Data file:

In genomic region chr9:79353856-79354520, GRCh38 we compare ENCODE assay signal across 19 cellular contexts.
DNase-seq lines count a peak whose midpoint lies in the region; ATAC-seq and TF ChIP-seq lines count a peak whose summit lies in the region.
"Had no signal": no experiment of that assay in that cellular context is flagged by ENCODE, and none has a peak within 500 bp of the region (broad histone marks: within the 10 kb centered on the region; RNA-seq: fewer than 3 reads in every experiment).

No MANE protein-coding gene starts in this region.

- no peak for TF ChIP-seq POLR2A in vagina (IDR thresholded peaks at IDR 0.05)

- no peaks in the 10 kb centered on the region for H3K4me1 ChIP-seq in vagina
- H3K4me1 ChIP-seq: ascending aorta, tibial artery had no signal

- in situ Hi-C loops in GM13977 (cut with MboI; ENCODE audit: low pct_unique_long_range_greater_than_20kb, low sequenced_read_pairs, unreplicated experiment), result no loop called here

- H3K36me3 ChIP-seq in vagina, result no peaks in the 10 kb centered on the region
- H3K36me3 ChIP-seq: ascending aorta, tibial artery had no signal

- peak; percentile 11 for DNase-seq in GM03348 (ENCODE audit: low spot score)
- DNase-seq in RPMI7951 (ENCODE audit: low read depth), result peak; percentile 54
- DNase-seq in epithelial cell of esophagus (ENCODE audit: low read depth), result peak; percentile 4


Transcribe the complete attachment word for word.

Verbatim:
In genomic region chr9:79353856-79354520, GRCh38 we compare ENCODE assay signal across 19 cellular contexts.
DNase-seq lines count a peak whose midpoint lies in the region; ATAC-seq and TF ChIP-seq lines count a peak whose summit lies in the region.
"Had no signal": no experiment of that assay in that cellular context is flagged by ENCODE, and none has a peak within 500 bp of the region (broad histone marks: within the 10 kb centered on the region; RNA-seq: fewer than 3 reads in every experiment).

No MANE protein-coding gene starts in this region.

- no peak for TF ChIP-seq POLR2A in vagina (IDR thresholded peaks at IDR 0.05)

- no peaks in the 10 kb centered on the region for H3K4me1 ChIP-seq in vagina
- H3K4me1 ChIP-seq: ascending aorta, tibial artery had no signal

- in situ Hi-C loops in GM13977 (cut with MboI; ENCODE audit: low pct_unique_long_range_greater_than_20kb, low sequenced_read_pairs, unreplicated experiment), result no loop called here

- H3K36me3 ChIP-seq in vagina, result no peaks in the 10 kb centered on the region
- H3K36me3 ChIP-seq: ascending aorta, tibial artery had no signal

- peak; percentile 11 for DNase-seq in GM03348 (ENCODE audit: low spot score)
- DNase-seq in RPMI7951 (ENCODE audit: low read depth), result peak; percentile 54
- DNase-seq in epithelial cell of esophagus (ENCODE audit: low read depth), result peak; percentile 4